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Private Lands

District biologists help create, improve private-land habitat

There is a piece of ground in Crawford County where hunters see 50 rabbits a day and as many as six or seven coveys of wild quail.

The 400-acre property is owned by a doctor, who hunts it along with four partners, including Ron Thompson. But according to Thompson, the hunting was pretty crummy 12 years ago.

“When we started, you couldn’t jump one rabbit in a day,” Thompson said. “And there were no quail at all.”

What made the difference?

Thompson and the others have been actively managing the ground to create habitat for quail, rabbits and turkeys with advice from biologists in the DNR Division of Fish & Wildlife Private Lands Unit.

The property was once an even mix of forest and tillable ground being used to grow corn. Now it is a hodge-podge of habitat types and covers, from forest, to forest edge, to brushy fields with blackberry bushes to food plots with clover and corn.

“It’s different from any place you’ve ever seen,” Thompson said. “It looks helter-skelter, but it’s all by design. It’s diverse. It’s like a patchwork quilt.”

The property is an example of how landowners and hunters benefit from the advice and programs offered through the Private Lands Unit, according to DNR district wildlife biologist Mark Bennett.

“In Indiana, ninety-five percent of land is privately owned,” Bennett said. “If we are going to have an impact on wildlife resources, it’s got to be done on private land.”

In addition to offering advice, district wildlife biologists in the Private Lands Unit can direct qualifying landowners to programs that help implement habitat work.

According to Bennett, small game need the most help in terms of habitat management. Larger species such as deer and turkey are more “generalist” species that adapt to a variety of landscapes and can survive without much intervention.

Nonetheless, biologists will offer advice on whatever objective the landowner has, according to Josh Griffin, DNR private lands supervisor for southern Indiana.

“If a landowner wants to manage habitat for prothonotary warblers, or salamanders, or wild turkeys, we can help them do that,” Griffin said.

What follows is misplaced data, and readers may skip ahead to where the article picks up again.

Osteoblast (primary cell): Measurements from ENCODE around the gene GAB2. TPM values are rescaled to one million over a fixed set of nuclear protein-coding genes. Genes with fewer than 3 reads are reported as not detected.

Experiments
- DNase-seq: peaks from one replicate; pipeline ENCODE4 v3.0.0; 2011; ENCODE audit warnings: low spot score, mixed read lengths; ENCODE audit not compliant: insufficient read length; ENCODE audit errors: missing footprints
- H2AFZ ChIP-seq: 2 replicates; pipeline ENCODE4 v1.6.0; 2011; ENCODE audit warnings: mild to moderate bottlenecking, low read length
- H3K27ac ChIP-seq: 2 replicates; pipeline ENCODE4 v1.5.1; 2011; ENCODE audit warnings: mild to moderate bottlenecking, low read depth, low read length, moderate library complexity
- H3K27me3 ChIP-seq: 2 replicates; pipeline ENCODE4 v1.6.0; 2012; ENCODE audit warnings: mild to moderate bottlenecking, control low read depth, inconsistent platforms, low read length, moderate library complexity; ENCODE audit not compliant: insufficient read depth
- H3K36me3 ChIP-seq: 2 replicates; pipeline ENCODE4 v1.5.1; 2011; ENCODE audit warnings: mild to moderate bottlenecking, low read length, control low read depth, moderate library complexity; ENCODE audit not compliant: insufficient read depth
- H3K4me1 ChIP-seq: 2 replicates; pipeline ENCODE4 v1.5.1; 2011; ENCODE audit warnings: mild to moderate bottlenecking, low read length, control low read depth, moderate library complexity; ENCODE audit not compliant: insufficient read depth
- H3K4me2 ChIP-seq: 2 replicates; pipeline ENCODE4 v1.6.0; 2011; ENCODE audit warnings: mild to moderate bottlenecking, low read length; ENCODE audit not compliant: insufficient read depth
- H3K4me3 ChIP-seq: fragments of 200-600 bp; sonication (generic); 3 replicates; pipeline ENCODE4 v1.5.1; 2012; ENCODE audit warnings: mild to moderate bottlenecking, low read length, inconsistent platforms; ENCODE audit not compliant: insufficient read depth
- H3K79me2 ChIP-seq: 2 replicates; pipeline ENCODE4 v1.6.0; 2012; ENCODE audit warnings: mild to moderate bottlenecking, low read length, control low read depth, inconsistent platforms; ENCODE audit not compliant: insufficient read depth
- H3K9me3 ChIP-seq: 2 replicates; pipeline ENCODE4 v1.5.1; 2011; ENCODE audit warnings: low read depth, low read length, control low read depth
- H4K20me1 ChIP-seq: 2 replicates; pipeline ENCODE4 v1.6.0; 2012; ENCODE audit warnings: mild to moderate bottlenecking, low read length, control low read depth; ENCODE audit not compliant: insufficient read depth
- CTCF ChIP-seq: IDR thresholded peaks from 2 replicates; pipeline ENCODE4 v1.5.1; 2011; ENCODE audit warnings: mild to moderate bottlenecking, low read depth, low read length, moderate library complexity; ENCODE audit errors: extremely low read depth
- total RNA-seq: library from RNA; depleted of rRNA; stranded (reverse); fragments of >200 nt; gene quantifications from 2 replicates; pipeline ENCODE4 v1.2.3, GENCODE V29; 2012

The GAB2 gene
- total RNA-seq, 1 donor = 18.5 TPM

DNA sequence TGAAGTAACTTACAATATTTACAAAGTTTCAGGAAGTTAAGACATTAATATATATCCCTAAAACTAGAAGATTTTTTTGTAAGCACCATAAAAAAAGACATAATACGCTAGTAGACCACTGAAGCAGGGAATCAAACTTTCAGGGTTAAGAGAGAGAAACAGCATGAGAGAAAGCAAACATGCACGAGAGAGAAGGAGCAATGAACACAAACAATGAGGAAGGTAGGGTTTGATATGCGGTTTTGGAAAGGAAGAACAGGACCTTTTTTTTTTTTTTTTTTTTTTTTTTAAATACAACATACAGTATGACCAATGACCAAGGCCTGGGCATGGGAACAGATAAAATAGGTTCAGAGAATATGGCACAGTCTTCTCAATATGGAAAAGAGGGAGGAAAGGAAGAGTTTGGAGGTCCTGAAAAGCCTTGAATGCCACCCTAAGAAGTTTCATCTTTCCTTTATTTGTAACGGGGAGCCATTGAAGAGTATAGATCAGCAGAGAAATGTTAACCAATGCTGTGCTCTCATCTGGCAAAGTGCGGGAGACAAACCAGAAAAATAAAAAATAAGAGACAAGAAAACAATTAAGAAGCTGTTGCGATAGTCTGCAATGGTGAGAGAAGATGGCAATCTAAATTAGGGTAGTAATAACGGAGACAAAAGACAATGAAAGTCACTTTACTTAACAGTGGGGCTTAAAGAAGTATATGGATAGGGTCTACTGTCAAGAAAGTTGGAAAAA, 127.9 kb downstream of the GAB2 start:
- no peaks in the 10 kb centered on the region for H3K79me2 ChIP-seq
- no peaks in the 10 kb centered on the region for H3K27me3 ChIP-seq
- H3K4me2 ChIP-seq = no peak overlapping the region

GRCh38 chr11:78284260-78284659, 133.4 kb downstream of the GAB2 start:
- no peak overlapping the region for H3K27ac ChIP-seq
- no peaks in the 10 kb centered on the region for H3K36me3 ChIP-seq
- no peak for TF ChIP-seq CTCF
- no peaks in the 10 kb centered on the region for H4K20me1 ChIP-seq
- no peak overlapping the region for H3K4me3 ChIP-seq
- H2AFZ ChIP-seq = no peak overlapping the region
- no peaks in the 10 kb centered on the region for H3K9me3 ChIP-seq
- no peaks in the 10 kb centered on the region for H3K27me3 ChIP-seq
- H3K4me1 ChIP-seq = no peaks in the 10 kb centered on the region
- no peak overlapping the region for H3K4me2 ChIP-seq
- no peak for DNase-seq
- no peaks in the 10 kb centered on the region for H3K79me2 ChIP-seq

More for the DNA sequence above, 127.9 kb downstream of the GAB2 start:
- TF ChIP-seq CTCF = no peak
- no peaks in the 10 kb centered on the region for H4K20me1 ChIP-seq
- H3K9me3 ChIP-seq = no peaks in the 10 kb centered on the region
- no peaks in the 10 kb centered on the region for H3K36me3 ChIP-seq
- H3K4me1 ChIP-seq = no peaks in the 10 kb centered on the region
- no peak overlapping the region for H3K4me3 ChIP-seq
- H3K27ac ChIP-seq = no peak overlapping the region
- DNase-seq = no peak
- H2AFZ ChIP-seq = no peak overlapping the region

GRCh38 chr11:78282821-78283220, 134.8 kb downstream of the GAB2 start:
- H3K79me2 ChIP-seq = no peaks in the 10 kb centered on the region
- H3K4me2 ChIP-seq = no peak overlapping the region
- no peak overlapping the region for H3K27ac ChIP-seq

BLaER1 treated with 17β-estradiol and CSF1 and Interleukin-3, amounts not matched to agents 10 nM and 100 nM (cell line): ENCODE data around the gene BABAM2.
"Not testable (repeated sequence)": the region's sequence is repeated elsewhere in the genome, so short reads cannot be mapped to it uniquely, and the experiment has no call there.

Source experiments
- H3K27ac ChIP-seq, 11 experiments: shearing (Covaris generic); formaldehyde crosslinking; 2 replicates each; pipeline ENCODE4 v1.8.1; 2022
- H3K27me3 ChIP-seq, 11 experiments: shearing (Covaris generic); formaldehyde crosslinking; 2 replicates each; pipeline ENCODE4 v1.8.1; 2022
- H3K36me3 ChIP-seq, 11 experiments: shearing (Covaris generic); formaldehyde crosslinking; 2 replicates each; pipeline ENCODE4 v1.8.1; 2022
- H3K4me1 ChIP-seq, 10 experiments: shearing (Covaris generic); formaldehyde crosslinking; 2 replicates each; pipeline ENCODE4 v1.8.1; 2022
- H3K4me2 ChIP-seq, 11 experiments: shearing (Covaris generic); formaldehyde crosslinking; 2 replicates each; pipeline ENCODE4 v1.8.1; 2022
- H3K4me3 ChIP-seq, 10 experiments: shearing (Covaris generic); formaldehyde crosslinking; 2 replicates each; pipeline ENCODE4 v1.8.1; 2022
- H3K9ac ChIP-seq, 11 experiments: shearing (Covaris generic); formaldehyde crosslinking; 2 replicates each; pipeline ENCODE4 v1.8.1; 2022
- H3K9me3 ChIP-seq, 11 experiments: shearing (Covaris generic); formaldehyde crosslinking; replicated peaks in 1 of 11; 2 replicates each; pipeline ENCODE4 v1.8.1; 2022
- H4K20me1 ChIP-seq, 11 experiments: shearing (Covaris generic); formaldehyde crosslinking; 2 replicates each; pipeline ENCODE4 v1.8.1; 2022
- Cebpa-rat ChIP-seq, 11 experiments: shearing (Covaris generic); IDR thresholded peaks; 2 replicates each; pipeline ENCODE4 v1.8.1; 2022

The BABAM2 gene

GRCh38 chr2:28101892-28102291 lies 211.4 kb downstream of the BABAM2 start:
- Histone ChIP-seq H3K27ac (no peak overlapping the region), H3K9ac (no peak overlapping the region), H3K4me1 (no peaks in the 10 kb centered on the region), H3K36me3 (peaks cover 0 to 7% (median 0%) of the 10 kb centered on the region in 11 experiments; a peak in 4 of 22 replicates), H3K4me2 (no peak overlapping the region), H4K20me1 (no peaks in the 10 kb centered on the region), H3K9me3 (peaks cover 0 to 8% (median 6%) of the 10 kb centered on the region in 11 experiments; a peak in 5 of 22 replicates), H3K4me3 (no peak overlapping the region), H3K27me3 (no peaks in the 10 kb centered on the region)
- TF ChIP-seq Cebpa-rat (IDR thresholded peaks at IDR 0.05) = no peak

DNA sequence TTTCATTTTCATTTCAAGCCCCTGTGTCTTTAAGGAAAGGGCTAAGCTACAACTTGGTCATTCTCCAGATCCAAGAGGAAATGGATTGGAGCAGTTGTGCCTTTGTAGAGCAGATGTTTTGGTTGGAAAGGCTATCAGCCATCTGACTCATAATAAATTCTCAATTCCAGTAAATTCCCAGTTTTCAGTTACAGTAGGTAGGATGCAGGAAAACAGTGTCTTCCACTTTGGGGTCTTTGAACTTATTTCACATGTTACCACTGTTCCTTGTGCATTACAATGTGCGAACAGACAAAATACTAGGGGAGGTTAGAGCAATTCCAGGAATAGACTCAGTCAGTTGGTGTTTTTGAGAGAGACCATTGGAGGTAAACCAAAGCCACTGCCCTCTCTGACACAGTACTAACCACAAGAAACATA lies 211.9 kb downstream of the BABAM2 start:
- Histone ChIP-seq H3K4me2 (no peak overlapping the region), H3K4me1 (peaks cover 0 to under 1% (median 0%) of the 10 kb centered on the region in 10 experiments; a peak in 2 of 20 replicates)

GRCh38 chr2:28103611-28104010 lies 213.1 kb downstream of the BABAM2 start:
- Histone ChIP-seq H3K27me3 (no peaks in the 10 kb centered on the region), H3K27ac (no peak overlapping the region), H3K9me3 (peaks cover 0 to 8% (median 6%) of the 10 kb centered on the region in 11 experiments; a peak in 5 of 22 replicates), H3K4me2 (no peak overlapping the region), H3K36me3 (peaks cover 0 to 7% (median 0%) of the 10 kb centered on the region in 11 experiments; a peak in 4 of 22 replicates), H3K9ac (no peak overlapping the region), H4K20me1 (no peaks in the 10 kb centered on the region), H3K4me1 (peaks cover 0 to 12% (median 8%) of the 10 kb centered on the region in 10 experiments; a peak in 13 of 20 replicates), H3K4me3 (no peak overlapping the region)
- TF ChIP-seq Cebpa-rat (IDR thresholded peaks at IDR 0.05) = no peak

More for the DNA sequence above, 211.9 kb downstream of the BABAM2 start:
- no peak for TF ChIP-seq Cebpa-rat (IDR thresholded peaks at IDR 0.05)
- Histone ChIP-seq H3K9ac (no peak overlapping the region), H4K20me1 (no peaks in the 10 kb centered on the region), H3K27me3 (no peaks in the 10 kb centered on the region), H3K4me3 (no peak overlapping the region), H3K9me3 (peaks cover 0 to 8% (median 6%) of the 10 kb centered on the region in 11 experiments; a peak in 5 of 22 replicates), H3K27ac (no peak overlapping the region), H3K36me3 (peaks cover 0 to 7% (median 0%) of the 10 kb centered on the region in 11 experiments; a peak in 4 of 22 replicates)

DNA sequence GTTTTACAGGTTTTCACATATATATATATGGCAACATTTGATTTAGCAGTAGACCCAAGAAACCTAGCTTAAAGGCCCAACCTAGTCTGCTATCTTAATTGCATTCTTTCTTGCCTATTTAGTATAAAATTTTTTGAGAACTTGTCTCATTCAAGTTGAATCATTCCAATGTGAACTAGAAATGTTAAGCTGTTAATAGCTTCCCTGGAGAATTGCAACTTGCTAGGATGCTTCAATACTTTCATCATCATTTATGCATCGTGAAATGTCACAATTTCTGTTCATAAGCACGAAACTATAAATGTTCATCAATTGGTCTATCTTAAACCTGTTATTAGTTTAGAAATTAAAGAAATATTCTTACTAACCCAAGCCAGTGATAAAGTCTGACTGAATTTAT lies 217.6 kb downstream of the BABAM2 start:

Managing with one species in mind will often benefit many other species, according to Griffin and Thompson. Thompson and the other four hunters don’t manage directly for deer. But he noted that the two deer harvested from the property this last fall were both trophies.

“All the wildlife has prospered,” Thompson said.

Griffin said that many landowners are managing for deer and turkey on their own through food plots, which are increasing in popularity. What might surprise some, however, is that food plots are often not as helpful as owners think.

“More often, what would help a species more is to provide adequate cover,” Griffin said. “That’s where a district wildlife biologist can help out.”

For interested landowners, the first step in managing habitat is to check out the Wildlife Habitat Fact Sheet at The next step is to contact a district wildlife biologist. A district wildlife biologist can be found for your area at

While the land Thompson hunts is special, he said that all larger, rural properties could experience the same results. All it takes is advice from district wildlife biologists and putting in the time planting, mowing, burning and chainsawing to improve habitat.

“It’s absolutely worth it,” Thompson said. “Even if guns were outlawed and we couldn’t hunt, it would be worth it just to see how the wildlife responds. It’s really satisfying to see it all happen.”

Regulations in red are new this year.

Purple text indicates an important note.

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